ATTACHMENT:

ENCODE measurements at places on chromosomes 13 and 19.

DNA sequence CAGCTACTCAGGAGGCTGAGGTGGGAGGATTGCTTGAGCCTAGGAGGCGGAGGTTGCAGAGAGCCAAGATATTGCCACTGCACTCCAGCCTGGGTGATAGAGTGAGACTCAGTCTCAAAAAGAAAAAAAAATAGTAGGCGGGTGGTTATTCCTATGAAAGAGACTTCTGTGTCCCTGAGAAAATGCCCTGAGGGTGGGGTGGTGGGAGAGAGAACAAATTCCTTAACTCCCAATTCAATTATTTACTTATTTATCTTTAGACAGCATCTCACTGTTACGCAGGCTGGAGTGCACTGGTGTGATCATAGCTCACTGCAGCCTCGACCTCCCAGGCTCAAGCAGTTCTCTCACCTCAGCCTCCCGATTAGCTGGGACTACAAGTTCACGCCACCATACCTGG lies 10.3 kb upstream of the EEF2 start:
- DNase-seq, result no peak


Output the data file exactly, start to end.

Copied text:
ENCODE measurements at places on chromosomes 13 and 19.

DNA sequence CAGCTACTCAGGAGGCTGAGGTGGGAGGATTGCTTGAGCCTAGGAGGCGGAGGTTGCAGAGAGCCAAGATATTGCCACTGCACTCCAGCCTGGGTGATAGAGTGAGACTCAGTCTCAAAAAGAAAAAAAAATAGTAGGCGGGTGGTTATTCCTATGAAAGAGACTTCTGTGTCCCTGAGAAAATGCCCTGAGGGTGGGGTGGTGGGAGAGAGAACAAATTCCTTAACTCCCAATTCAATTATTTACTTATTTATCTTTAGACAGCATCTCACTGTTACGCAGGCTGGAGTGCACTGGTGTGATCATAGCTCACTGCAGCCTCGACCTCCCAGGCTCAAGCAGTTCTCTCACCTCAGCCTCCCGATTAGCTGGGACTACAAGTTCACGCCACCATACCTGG lies 10.3 kb upstream of the EEF2 start:
- DNase-seq, result no peak